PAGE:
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Ah, Romance genre? ... murder, mystery, false accusations ... usually genre = Thriller Ok, so we have one "woman" - lets give this woman some shape. Age, race, nationality, height, hair color ... you get the picture, right! Then there's my favorite - psychology. Is this a strong woman, cause if so,Read more
Ah, Romance genre? … murder, mystery, false accusations … usually genre = Thriller
Ok, so we have one “woman” – lets give this woman some shape. Age, race, nationality, height, hair color … you get the picture, right!
Then there’s my favorite – psychology. Is this a strong woman, cause if so, she will react very differently to a murder scene, than say, if she was a meek person.
Finally, who did commit this mystery murder – remember loglines are a short synopsis – not marketing.
I'm afraid this is very vague, I can't see the intended direction this anthology is meant to be going. I'll forgive you in the sense that anything anthological is going to be hard to pitch in the first place, but be mindful that people don't give loglines the benefit of the doubt. Either they sparkRead more
I’m afraid this is very vague, I can’t see the intended direction this anthology is meant to be going. I’ll forgive you in the sense that anything anthological is going to be hard to pitch in the first place, but be mindful that people don’t give loglines the benefit of the doubt. Either they spark a clear idea into the reader’s head, or they don’t. Since this pitch comes off as unfinished, the reader is going to assume the same of your written work and see your logline as being representative of an unfocused anthology.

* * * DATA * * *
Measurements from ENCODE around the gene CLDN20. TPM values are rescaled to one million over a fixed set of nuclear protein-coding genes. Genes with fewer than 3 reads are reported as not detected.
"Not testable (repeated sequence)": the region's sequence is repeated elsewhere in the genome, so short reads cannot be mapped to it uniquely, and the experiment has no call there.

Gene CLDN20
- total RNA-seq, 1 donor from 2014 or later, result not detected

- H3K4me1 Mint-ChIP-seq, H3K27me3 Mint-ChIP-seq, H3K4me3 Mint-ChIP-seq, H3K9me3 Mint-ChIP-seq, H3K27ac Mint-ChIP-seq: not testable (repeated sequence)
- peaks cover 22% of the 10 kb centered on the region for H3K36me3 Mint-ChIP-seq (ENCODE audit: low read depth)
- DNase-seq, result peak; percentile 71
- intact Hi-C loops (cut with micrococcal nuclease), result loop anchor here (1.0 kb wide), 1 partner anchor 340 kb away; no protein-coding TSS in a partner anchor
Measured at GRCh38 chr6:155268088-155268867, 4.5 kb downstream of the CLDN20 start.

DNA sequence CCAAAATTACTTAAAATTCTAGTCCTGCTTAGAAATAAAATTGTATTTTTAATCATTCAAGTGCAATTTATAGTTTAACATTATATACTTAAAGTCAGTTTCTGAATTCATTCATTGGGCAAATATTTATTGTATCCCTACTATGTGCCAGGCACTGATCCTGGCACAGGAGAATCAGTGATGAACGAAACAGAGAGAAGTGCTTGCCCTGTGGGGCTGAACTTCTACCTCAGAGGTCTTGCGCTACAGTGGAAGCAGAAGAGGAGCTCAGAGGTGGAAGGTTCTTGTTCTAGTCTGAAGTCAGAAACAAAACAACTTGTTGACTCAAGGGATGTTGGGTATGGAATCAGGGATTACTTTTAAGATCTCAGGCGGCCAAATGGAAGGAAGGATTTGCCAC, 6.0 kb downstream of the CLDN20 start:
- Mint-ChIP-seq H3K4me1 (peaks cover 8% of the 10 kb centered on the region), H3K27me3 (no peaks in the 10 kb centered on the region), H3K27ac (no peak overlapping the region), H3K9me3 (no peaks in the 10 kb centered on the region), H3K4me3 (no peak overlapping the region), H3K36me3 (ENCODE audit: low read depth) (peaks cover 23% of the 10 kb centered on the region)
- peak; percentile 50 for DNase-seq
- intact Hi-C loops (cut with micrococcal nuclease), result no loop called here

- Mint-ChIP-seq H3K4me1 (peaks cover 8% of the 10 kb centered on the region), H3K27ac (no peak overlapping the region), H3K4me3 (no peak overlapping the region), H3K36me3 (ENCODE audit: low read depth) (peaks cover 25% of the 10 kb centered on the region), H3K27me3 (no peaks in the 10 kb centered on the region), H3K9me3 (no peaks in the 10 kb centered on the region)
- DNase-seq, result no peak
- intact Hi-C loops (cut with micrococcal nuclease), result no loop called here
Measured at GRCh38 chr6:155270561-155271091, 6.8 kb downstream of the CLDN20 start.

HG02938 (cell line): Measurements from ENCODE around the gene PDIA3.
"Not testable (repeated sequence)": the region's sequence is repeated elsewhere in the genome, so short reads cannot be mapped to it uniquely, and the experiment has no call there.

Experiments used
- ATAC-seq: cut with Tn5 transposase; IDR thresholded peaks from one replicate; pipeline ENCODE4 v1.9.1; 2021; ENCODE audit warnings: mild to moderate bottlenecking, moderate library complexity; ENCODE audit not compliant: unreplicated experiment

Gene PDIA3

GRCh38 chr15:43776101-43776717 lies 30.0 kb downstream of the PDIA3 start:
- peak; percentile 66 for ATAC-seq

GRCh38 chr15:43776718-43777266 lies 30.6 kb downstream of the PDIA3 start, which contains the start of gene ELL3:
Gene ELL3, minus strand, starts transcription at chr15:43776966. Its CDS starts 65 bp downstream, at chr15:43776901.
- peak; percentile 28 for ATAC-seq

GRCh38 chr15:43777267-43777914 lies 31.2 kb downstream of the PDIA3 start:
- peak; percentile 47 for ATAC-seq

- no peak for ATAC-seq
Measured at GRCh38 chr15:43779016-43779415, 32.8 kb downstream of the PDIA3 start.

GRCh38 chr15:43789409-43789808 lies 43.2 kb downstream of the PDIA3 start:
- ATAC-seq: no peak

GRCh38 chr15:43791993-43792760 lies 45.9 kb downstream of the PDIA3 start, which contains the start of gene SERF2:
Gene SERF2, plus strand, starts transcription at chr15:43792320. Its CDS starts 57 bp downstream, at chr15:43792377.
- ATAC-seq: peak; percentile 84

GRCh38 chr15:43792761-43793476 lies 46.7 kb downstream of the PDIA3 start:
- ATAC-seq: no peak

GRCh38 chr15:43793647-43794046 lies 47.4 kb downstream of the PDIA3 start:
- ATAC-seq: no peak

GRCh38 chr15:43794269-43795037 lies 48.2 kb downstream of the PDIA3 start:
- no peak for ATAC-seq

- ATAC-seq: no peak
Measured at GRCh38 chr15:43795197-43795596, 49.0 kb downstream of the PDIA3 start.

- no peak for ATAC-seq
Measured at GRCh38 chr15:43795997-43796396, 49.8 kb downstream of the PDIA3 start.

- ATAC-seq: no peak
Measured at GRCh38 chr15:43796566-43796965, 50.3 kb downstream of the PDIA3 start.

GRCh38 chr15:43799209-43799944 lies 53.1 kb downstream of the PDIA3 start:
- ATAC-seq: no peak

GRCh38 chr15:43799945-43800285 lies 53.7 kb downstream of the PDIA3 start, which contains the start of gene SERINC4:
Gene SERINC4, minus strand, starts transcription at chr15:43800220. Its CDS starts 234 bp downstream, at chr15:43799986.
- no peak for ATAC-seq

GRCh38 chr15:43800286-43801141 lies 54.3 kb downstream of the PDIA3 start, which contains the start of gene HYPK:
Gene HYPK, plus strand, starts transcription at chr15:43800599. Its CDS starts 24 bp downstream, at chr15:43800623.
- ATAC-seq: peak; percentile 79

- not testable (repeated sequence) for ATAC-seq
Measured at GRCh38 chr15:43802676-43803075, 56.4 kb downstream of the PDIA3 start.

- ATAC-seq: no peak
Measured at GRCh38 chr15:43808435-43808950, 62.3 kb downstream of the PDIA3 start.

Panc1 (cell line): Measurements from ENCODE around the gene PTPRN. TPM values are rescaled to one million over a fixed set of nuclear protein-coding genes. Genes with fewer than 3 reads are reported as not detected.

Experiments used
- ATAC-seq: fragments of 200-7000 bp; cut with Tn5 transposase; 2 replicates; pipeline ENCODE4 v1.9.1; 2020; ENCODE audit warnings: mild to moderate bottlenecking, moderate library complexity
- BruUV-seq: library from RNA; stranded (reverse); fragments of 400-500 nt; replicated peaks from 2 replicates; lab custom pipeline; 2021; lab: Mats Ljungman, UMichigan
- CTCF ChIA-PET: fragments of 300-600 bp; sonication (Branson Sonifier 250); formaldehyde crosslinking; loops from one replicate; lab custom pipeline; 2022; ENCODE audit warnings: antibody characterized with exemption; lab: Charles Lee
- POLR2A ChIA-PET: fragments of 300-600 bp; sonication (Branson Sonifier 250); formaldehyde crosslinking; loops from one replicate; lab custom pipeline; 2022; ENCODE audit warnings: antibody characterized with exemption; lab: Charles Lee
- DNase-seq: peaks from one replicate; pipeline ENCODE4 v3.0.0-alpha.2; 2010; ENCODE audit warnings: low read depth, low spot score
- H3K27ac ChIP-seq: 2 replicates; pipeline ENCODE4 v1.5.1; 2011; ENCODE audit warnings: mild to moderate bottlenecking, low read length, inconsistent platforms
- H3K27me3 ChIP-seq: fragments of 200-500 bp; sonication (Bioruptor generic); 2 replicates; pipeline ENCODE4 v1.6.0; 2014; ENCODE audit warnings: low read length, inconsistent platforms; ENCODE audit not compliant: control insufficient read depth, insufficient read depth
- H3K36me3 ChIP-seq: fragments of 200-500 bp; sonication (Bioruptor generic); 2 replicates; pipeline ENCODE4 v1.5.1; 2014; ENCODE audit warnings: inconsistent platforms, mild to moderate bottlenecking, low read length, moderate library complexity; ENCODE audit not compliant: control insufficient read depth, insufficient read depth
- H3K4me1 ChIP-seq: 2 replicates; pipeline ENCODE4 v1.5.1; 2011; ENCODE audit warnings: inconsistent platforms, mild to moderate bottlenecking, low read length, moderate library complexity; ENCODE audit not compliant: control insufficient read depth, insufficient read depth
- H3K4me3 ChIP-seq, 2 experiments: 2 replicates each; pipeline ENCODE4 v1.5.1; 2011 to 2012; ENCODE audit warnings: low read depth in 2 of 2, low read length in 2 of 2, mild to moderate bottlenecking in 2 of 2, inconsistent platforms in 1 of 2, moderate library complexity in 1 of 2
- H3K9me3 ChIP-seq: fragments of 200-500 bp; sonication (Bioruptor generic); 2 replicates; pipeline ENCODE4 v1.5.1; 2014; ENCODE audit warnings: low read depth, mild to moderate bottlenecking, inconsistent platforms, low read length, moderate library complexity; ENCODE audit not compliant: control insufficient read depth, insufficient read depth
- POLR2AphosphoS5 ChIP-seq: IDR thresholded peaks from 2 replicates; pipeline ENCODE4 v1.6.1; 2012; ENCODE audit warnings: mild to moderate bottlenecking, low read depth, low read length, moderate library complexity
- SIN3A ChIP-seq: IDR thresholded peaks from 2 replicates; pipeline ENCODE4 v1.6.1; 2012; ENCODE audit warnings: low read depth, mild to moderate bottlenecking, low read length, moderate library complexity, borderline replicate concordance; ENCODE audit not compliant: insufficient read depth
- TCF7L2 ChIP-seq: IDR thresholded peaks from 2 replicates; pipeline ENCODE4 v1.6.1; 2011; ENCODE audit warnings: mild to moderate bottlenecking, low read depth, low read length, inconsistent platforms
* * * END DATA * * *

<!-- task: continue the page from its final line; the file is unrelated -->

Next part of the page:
As for some specifics I at least some idea of a compelling character, whether that be a broad description of the character’s themselves or perhaps even the character of the city that they all share. Now that I’ve said that, I think your best bet would be to put a spin on the Big Apple and make it unique to your story. However given the added trouble of trying to fit in character goals, an inciting incident and stakes, I think you would be better off making individual loglines for each short story. This is especially true if there is little overlapping between the eleven short stories.
Good logline structure. Audience is served one "socially inexperienced Papuan girl", who experiences an inciting incident with one "young (male) recluse". Love is the motivator driving this plot (and genre is Romance). So, in the style of 'When Harry Met Sally...'(1989), what then is eternally keepiRead more
Good logline structure.
Audience is served one “socially inexperienced Papuan girl”, who experiences an inciting incident with one “young (male) recluse”. Love is the motivator driving this plot (and genre is Romance).
So, in the style of ‘When Harry Met Sally…'(1989), what then is eternally keeping these lovers apart? For Sally and Harry it was timing (each seemed to be in another relationship when ever their lives crossed). Or, think Shakespeare and his beloved Romeo and Juliet! Two warring factions tearing their community apart.
Here, in this story we are presented illness as the conflict, symbolized by Western medicine vs.native lore. Big idea, noble in spirit, but well, difficult to “visualize”.
My empathy reaches out to the fatally ill boy – yet it’s clear our Papuan girl is the protagonist … What must she “do” (think verb/action) in order to save her beloved (other than sit by his bedside and have a long philosophical argument about Western vs native medicine)?
Story may be aided by introducing a third “Villain” character. This character causes (deliberately or otherwise) the illness of the recluse boy, and my represent the antagonist of ‘native medicine’.